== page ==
To Market, To Market

Bull market on grains puts fierce competition on acres.

By Amanda Huber


With only so much crop land to go around, the bull market in grains means there is a lot of competition for those acres. The market wants to keep corn acres, but increase soybeans acres. What can be expected this year, and where does that leave peanuts?

Corn, because of demand “fueled” by the ethanol craze, has been on the rebound since a short crop in 2006, said Nathan Smith, University of Georgia Extension economist recently at the Georgia Peanut Farm Show.

Ethanol “Fuels” Corn Demand
“Back at harvest 2006, we started seeing a bull market in grains, particularly corn, when they realized there was going to be a shortfall with lower yields than expected,” Smith said. “Also, on the demand side, corn being used for ethanol production has ‘fueled’ this reality, partly because of ethanol.”

Smith said there is a world shortage of wheat, and soybeans lost nearly 12 million acres to corn last year.

“This year, we are looking at going from record stocks in soybeans to down to being real tight, not as low as 2003, but still tight,” he said.

Smith said cotton has reasonable stocks, but they are losing acres in cotton so that has gotten them into the game recently.

Plant Enough, Not Too Much
As for peanuts, Smith said supply has been worked down, and there is still a decent carryover, “But it’s down to the point that if we have a bad year or we don’t get enough acres planted, then it’s a concern.”
Smith said the “new” news in peanuts was that yield for 2007 was higher for the U.S. crop by nearly 200 pounds.

“That 200 pound higher yield translates into a 1.87 million ton crop, that’s 8 percent higher than last year,” he said. “Supply was maybe a little better than what we thought it was.”

Essentially, Smith said farmer stocks in storage are down, shelled stocks are down, and the pipeline is less full. However, consumption is also flat, but exports were up last year.

“Basically, there is room for a few more peanut acres if we are going to keep things where they are right now,” Smith said. “Weather and yields will be key.”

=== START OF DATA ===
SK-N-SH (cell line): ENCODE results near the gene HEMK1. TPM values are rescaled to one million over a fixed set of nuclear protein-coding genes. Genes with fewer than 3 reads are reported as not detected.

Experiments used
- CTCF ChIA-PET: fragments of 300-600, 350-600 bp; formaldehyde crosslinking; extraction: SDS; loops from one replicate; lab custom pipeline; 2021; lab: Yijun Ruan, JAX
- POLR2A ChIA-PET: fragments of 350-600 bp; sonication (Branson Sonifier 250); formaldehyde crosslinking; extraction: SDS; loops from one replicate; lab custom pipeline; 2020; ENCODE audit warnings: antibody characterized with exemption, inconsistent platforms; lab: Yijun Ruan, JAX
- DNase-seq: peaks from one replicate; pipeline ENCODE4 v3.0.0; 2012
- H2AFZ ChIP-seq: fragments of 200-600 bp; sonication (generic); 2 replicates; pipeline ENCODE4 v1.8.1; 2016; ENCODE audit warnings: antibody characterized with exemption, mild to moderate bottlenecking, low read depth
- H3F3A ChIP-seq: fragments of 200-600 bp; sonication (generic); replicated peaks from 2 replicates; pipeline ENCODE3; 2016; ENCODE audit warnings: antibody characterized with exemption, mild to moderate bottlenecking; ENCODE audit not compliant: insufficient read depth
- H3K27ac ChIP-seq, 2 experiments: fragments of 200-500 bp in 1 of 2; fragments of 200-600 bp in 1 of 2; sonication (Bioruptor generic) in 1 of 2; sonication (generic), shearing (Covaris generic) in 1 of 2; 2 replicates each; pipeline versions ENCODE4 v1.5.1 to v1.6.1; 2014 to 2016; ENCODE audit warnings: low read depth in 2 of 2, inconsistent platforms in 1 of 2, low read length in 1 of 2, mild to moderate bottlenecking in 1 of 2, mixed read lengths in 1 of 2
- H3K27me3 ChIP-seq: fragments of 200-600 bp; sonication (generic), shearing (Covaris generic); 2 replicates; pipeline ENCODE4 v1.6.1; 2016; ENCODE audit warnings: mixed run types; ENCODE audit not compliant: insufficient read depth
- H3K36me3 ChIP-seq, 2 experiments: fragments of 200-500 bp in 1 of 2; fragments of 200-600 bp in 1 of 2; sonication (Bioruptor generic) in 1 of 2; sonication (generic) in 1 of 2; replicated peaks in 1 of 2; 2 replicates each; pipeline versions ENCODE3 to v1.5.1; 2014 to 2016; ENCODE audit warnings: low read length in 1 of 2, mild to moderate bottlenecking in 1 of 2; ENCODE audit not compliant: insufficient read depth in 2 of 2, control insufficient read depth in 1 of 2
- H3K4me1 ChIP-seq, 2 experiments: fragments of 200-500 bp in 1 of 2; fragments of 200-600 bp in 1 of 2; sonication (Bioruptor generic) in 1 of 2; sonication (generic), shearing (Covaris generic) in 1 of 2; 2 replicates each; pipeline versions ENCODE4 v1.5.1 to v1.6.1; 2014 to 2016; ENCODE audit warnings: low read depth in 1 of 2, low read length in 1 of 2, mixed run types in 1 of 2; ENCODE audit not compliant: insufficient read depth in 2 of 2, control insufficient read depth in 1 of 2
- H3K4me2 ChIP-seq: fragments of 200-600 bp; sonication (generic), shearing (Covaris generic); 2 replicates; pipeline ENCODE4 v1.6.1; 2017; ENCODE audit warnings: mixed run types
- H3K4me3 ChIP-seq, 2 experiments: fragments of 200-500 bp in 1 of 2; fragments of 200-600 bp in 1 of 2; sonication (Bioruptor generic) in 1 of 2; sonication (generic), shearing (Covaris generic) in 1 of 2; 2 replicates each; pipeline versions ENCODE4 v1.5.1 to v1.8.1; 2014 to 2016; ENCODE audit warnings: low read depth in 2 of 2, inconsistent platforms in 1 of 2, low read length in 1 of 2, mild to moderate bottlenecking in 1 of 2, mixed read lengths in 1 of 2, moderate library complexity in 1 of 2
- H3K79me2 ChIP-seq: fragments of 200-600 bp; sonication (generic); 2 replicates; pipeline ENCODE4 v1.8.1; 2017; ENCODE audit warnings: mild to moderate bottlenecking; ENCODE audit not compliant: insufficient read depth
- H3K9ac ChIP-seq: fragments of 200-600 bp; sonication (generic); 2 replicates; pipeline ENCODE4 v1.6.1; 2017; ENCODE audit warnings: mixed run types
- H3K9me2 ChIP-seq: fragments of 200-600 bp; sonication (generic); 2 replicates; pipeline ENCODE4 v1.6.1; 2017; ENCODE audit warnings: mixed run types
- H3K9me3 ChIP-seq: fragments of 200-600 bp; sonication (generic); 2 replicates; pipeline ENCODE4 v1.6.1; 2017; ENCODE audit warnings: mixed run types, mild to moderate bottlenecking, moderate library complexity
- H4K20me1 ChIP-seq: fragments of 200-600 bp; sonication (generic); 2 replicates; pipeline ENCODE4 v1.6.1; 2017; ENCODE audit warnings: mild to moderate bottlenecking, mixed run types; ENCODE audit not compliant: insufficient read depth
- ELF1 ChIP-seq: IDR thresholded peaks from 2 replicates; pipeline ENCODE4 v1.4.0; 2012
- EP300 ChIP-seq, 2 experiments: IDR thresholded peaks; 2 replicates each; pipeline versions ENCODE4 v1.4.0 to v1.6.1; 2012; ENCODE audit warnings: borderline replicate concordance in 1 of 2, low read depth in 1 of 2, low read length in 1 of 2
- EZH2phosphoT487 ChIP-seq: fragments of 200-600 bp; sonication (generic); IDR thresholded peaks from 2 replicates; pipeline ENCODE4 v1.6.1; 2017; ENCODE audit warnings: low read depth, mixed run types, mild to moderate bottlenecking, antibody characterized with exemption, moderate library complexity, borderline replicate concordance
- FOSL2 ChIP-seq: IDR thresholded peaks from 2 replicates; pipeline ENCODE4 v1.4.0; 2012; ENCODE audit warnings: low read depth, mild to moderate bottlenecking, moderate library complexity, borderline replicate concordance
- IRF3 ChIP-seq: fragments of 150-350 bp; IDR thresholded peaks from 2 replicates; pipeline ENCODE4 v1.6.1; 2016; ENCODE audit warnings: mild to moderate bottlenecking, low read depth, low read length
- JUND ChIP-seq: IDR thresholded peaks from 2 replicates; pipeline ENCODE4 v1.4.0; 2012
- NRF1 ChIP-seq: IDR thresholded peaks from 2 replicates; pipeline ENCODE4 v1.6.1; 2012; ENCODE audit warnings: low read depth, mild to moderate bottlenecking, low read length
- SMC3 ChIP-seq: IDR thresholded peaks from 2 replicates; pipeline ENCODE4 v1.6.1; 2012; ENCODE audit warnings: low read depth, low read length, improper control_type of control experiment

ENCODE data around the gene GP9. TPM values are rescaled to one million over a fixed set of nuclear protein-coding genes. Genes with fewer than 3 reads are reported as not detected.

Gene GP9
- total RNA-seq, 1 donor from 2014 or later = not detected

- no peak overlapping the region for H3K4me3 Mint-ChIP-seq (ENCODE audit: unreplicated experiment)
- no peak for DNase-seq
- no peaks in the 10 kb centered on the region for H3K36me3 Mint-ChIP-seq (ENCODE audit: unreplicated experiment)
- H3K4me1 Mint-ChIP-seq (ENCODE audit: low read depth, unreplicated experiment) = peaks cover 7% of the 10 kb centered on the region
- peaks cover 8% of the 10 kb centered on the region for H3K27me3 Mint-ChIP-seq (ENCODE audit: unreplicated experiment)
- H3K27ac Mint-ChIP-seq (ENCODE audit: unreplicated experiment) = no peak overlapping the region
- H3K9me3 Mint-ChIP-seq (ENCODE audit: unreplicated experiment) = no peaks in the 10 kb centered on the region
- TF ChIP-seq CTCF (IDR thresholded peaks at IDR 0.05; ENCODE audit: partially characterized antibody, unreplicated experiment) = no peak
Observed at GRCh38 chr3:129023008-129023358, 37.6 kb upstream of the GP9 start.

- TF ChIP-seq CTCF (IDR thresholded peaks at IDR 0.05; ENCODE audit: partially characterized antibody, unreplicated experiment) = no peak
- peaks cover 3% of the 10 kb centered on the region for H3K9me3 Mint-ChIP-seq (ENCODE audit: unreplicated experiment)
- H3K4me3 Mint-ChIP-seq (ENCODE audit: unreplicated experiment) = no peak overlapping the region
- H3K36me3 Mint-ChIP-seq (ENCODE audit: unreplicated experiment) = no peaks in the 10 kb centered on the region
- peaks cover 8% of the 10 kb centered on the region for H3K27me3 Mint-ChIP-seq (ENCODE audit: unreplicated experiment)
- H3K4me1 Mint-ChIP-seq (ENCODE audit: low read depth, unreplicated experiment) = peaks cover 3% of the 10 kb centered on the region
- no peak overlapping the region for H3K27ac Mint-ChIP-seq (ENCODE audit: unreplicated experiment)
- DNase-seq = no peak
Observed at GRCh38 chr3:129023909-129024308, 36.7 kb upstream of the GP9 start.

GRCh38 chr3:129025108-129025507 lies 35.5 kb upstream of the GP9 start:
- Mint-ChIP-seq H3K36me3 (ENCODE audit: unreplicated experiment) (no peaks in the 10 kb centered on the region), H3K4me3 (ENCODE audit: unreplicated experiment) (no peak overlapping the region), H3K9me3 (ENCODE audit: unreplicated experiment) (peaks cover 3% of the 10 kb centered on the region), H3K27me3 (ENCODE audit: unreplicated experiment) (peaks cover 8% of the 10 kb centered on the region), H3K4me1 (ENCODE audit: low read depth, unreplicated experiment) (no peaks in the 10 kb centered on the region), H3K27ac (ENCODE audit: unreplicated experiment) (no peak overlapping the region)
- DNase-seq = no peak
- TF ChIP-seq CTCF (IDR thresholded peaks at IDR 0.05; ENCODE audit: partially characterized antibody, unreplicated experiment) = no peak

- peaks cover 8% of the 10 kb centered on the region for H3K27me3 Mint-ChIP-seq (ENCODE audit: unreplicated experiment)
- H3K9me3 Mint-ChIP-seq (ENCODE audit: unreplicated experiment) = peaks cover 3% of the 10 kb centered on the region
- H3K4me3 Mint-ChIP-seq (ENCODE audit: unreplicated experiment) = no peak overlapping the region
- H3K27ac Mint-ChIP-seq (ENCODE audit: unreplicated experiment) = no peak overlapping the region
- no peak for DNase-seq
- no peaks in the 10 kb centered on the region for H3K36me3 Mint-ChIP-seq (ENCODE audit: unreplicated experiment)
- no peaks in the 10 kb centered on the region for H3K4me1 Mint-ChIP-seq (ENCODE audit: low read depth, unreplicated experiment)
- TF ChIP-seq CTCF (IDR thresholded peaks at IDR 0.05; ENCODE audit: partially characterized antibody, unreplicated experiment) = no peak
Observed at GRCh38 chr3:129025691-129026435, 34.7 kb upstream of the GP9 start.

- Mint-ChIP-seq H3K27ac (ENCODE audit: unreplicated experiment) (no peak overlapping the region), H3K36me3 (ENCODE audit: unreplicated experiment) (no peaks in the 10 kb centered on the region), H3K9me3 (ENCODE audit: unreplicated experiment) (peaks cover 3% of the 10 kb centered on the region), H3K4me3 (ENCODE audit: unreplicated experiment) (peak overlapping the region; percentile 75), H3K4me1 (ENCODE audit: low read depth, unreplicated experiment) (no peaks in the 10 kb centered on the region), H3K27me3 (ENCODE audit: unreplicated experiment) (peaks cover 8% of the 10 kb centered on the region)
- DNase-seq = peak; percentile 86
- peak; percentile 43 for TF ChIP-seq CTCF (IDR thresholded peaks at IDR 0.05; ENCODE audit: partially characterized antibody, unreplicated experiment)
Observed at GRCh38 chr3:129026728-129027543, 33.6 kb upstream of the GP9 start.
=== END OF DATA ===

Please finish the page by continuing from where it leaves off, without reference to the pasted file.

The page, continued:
Consumption Flat, Exports Up
Better weather is certainly something producers in Virginia and the Carolinas are hoping for.

Dell Cotton, Executive Director of the Peanut Growers Cooperative Marketing Association, located in Franklin, Va., says growers in the V-C area are hoping for a much better season, as weather negatively affected not only yields but grades for most producers.

“We will have to overcome a few obstacles in order to have a successful season that has begun with higher contract prices to growers,” he says. “The first of these, of course, is the weather.”

Cotton says they have recently had good rains, and they are hoping it will continue recharging last year’s deficits.

“Secondly, growers know that the seed quality will not be what they are used to,” Cotton says. “Last year’s weather has also had the effect of lower germinations.

“Finally, while Virginias are at a comfortable carryout level heading into planting season, demand as evidenced by recent Stocks and Processing Reports is down for Virginias. We hope that consumption will recover.

Manage According To The Market
Cotton says there are also signs of some export opportunities that would help with existing supplies. However, growers are reminded that acres need to be managed according to the marketplace.

“As we have seen before, excessive plantings can quickly come to haunt growers in negatively affecting subsequent years’ contract prices.”

Foreign competitors also bear watching. Jimmy Dorsett, President of Golden Peanut Company, says he will be watching the crop size in both Argentina and China, and the “willingness of the Chinese to export to western Europe.”

Other elements that can affect the 2008 crop, Dorsett says, are: 1)crop plantings, 2)final crop size, 3)domestic & export demand and 4)peanut oil demand.

“Increased plantings with normal yield should result in a larger crop than in 2007,” Dorsett says, “but considering less than normal inventory carryout, the carryover going into the 2009 crop could still be normal.”

A report on planting intentions will be released by USDA on March 31.


Overall Crop Market Situation:
• Grain markets in rally mode since 2006 harvest after real- ization that corn crop had largest shortfall since drought of 1988.
• Ethanol demand and speculative fund buying "fueled" the rally.
• Soybeans expected to go from record surplus last year to tight situation by end of 2008.
• World wheat ending stocks lowest in 25 years.
• Peanut supply has tightened, but demand is slow.
• Reasonable stocks of cotton on hand, but U.S. and World stocks expected to drop next year.

Peanut Market Situation:
• 2007 Crop Production Summary revised total production to 1.87 million tons, 8 percent higher than November estimate and 8 percent higher than 2006.
• Farmer-stock peanuts in storage are down 14 percent, shelled stocks are down 33 percent and oil stocks are up 11 percent.
• U.S. acreage was down 1.1 percent in 2007. Georgia was down 8.6 percent.
• Ending stocks forecast at 675,000 tons.

Source: Nathan Smith, University of Georgia Extension economist.